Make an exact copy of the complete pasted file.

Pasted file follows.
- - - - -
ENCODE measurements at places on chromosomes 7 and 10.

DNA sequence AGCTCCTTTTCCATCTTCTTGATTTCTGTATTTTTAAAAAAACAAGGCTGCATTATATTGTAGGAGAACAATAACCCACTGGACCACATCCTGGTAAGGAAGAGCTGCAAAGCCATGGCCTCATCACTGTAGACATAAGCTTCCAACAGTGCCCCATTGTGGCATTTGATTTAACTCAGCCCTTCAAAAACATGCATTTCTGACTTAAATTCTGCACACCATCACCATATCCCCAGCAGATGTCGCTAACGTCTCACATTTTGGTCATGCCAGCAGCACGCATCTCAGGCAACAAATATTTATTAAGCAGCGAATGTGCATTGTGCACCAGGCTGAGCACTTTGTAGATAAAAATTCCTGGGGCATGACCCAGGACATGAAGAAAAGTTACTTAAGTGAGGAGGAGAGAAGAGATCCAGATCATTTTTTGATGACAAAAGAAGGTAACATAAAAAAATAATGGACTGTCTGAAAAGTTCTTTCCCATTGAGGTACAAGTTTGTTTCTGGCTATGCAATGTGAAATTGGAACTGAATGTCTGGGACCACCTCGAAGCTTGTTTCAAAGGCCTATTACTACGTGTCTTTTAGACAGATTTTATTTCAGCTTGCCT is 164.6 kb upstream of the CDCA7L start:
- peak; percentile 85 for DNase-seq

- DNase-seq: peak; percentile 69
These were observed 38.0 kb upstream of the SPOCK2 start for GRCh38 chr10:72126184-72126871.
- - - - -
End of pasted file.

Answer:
ENCODE measurements at places on chromosomes 7 and 10.

DNA sequence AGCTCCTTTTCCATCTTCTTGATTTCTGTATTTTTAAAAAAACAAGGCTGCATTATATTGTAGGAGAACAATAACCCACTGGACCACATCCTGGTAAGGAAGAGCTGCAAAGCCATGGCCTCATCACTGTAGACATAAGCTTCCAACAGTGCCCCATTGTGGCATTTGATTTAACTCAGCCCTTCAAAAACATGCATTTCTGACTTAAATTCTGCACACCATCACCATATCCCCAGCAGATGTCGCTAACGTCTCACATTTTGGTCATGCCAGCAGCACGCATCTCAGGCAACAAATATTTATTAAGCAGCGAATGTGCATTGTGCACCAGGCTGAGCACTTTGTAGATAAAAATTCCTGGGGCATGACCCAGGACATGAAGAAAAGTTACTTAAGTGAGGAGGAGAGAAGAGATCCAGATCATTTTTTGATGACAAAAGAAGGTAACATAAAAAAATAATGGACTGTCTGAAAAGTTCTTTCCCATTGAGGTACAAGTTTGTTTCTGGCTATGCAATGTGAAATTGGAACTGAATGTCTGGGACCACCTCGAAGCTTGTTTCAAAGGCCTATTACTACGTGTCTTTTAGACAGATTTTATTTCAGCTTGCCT is 164.6 kb upstream of the CDCA7L start:
- peak; percentile 85 for DNase-seq

- DNase-seq: peak; percentile 69
These were observed 38.0 kb upstream of the SPOCK2 start for GRCh38 chr10:72126184-72126871.